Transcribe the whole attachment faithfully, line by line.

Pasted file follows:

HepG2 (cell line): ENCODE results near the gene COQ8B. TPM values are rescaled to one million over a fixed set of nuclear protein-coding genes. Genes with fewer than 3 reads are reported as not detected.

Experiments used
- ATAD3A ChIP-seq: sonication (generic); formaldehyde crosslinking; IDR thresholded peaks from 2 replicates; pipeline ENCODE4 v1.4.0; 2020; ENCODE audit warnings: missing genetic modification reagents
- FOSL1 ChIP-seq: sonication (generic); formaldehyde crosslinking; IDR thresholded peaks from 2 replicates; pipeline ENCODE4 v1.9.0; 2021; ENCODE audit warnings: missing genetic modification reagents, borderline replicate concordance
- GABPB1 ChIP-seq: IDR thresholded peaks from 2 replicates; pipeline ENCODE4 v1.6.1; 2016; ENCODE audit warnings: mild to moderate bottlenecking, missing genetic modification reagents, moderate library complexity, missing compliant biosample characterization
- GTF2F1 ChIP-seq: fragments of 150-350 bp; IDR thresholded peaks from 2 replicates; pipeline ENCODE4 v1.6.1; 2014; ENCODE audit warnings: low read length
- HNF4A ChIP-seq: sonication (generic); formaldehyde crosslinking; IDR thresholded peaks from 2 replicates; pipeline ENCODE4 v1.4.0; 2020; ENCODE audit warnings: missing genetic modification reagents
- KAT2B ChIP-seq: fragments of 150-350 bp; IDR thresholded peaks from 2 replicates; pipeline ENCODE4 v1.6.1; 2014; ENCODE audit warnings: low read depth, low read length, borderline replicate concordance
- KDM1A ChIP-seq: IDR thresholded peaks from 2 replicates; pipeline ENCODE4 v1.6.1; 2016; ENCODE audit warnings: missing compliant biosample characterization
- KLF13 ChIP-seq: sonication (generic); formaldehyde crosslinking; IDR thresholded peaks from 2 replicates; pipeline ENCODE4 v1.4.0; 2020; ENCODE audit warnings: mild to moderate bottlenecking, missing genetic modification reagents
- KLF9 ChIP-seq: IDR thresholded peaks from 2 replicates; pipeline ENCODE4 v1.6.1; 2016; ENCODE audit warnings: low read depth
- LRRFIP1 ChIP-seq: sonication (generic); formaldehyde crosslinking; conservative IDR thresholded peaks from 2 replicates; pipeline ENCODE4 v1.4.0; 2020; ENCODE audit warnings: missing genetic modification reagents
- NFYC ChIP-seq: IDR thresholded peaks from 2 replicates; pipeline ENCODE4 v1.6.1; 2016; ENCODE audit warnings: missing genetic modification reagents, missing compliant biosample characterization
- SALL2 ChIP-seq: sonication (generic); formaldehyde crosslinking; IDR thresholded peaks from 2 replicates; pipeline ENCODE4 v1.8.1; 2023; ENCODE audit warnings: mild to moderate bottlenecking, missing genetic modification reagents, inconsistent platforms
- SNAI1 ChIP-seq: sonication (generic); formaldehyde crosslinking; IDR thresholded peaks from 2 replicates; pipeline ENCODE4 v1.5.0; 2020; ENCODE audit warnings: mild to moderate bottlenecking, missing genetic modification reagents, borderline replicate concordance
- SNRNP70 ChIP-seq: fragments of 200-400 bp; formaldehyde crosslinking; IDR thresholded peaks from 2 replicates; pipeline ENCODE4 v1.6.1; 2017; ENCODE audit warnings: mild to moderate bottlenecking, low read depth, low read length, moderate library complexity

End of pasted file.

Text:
HepG2 (cell line): ENCODE results near the gene COQ8B. TPM values are rescaled to one million over a fixed set of nuclear protein-coding genes. Genes with fewer than 3 reads are reported as not detected.

Experiments used
- ATAD3A ChIP-seq: sonication (generic); formaldehyde crosslinking; IDR thresholded peaks from 2 replicates; pipeline ENCODE4 v1.4.0; 2020; ENCODE audit warnings: missing genetic modification reagents
- FOSL1 ChIP-seq: sonication (generic); formaldehyde crosslinking; IDR thresholded peaks from 2 replicates; pipeline ENCODE4 v1.9.0; 2021; ENCODE audit warnings: missing genetic modification reagents, borderline replicate concordance
- GABPB1 ChIP-seq: IDR thresholded peaks from 2 replicates; pipeline ENCODE4 v1.6.1; 2016; ENCODE audit warnings: mild to moderate bottlenecking, missing genetic modification reagents, moderate library complexity, missing compliant biosample characterization
- GTF2F1 ChIP-seq: fragments of 150-350 bp; IDR thresholded peaks from 2 replicates; pipeline ENCODE4 v1.6.1; 2014; ENCODE audit warnings: low read length
- HNF4A ChIP-seq: sonication (generic); formaldehyde crosslinking; IDR thresholded peaks from 2 replicates; pipeline ENCODE4 v1.4.0; 2020; ENCODE audit warnings: missing genetic modification reagents
- KAT2B ChIP-seq: fragments of 150-350 bp; IDR thresholded peaks from 2 replicates; pipeline ENCODE4 v1.6.1; 2014; ENCODE audit warnings: low read depth, low read length, borderline replicate concordance
- KDM1A ChIP-seq: IDR thresholded peaks from 2 replicates; pipeline ENCODE4 v1.6.1; 2016; ENCODE audit warnings: missing compliant biosample characterization
- KLF13 ChIP-seq: sonication (generic); formaldehyde crosslinking; IDR thresholded peaks from 2 replicates; pipeline ENCODE4 v1.4.0; 2020; ENCODE audit warnings: mild to moderate bottlenecking, missing genetic modification reagents
- KLF9 ChIP-seq: IDR thresholded peaks from 2 replicates; pipeline ENCODE4 v1.6.1; 2016; ENCODE audit warnings: low read depth
- LRRFIP1 ChIP-seq: sonication (generic); formaldehyde crosslinking; conservative IDR thresholded peaks from 2 replicates; pipeline ENCODE4 v1.4.0; 2020; ENCODE audit warnings: missing genetic modification reagents
- NFYC ChIP-seq: IDR thresholded peaks from 2 replicates; pipeline ENCODE4 v1.6.1; 2016; ENCODE audit warnings: missing genetic modification reagents, missing compliant biosample characterization
- SALL2 ChIP-seq: sonication (generic); formaldehyde crosslinking; IDR thresholded peaks from 2 replicates; pipeline ENCODE4 v1.8.1; 2023; ENCODE audit warnings: mild to moderate bottlenecking, missing genetic modification reagents, inconsistent platforms
- SNAI1 ChIP-seq: sonication (generic); formaldehyde crosslinking; IDR thresholded peaks from 2 replicates; pipeline ENCODE4 v1.5.0; 2020; ENCODE audit warnings: mild to moderate bottlenecking, missing genetic modification reagents, borderline replicate concordance
- SNRNP70 ChIP-seq: fragments of 200-400 bp; formaldehyde crosslinking; IDR thresholded peaks from 2 replicates; pipeline ENCODE4 v1.6.1; 2017; ENCODE audit warnings: mild to moderate bottlenecking, low read depth, low read length, moderate library complexity